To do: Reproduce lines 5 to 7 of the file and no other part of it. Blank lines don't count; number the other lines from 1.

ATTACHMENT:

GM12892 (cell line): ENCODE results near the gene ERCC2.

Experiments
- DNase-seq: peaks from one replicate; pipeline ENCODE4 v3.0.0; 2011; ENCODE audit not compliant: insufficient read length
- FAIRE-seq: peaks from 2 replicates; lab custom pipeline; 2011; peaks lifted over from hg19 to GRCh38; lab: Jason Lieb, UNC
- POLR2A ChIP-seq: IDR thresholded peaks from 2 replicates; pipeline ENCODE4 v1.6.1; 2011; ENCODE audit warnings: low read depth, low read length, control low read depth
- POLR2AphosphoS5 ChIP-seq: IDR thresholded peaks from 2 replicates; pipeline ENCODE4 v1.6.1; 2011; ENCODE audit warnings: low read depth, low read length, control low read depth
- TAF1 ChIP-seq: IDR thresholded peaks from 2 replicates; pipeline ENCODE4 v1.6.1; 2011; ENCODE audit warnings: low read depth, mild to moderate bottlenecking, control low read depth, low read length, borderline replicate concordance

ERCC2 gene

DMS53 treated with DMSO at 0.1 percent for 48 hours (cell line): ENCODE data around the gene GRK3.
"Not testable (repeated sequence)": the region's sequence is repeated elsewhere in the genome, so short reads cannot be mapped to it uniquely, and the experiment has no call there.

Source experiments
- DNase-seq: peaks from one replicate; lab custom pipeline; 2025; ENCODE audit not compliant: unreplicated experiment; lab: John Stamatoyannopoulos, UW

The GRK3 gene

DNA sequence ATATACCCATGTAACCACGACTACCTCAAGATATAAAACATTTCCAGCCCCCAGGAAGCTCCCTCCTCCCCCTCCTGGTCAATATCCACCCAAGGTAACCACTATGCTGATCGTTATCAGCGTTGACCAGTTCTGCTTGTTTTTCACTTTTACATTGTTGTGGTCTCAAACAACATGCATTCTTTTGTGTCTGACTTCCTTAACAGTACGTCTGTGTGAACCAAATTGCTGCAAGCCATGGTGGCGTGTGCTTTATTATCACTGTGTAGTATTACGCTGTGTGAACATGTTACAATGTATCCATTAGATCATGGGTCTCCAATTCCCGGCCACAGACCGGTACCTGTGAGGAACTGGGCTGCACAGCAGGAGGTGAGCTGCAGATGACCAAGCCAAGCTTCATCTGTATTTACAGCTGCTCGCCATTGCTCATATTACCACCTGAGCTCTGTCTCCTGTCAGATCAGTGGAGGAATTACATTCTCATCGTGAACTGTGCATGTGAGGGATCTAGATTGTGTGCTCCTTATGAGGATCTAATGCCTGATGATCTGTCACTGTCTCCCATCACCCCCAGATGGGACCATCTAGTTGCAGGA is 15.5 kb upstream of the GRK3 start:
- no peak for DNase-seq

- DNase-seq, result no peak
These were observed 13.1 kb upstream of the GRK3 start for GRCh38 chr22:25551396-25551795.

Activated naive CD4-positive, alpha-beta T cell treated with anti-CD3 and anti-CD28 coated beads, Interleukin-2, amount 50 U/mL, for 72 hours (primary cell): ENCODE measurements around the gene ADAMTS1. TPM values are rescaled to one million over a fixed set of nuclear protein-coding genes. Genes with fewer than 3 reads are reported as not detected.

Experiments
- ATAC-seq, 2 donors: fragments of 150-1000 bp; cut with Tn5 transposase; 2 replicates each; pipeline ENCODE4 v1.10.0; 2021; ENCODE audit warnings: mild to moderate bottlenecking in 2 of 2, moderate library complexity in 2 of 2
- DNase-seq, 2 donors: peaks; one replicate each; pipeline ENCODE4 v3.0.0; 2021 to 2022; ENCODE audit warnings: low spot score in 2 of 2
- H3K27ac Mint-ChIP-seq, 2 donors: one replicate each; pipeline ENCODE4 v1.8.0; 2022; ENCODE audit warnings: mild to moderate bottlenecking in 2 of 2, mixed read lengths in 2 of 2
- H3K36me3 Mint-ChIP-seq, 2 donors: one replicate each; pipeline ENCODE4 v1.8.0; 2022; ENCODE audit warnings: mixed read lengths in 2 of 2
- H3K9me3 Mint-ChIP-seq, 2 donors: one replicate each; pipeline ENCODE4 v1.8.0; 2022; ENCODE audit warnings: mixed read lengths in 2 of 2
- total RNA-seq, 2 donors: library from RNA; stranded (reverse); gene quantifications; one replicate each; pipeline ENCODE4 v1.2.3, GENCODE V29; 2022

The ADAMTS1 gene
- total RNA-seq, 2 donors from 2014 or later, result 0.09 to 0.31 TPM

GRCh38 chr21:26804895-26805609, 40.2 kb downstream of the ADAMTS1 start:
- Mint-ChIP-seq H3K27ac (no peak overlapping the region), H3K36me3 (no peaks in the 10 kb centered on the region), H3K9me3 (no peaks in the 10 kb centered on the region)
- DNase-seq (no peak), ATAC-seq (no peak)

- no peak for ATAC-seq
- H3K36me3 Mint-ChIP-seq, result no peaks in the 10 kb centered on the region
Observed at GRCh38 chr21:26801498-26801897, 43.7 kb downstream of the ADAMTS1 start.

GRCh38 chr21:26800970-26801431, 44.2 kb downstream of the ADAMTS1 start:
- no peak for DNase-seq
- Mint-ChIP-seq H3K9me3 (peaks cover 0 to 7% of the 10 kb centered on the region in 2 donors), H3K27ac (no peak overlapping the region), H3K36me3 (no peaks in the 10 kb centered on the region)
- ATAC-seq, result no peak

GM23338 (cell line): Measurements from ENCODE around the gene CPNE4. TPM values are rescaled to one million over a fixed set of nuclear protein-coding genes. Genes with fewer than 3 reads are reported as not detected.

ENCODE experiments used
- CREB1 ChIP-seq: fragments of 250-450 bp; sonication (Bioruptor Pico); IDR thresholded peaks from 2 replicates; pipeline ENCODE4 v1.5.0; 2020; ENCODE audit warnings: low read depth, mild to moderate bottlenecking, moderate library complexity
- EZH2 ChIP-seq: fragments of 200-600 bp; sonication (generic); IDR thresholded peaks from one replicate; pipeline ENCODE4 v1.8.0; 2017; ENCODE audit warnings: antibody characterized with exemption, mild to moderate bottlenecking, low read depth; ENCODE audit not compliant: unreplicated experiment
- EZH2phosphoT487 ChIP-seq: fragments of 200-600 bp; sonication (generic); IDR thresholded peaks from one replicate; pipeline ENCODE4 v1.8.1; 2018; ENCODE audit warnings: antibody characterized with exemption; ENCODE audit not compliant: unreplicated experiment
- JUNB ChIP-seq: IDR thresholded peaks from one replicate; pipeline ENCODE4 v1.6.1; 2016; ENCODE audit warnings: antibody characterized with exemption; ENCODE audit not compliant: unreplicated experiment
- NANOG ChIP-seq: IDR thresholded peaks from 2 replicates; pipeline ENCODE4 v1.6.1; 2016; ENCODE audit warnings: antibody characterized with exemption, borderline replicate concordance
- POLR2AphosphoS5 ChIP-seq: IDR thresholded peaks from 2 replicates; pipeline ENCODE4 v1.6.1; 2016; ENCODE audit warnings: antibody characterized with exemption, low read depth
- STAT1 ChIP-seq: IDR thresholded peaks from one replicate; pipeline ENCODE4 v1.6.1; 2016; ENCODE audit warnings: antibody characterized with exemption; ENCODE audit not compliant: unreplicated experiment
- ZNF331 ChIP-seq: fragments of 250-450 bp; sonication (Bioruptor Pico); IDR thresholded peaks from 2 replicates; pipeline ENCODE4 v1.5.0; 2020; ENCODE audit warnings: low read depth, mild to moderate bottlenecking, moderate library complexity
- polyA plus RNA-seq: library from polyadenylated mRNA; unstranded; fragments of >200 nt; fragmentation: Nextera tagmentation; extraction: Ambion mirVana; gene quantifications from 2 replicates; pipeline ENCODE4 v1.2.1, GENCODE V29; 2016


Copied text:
- POLR2A ChIP-seq: IDR thresholded peaks from 2 replicates; pipeline ENCODE4 v1.6.1; 2011; ENCODE audit warnings: low read depth, low read length, control low read depth
- POLR2AphosphoS5 ChIP-seq: IDR thresholded peaks from 2 replicates; pipeline ENCODE4 v1.6.1; 2011; ENCODE audit warnings: low read depth, low read length, control low read depth
- TAF1 ChIP-seq: IDR thresholded peaks from 2 replicates; pipeline ENCODE4 v1.6.1; 2011; ENCODE audit warnings: low read depth, mild to moderate bottlenecking, control low read depth, low read length, borderline replicate concordance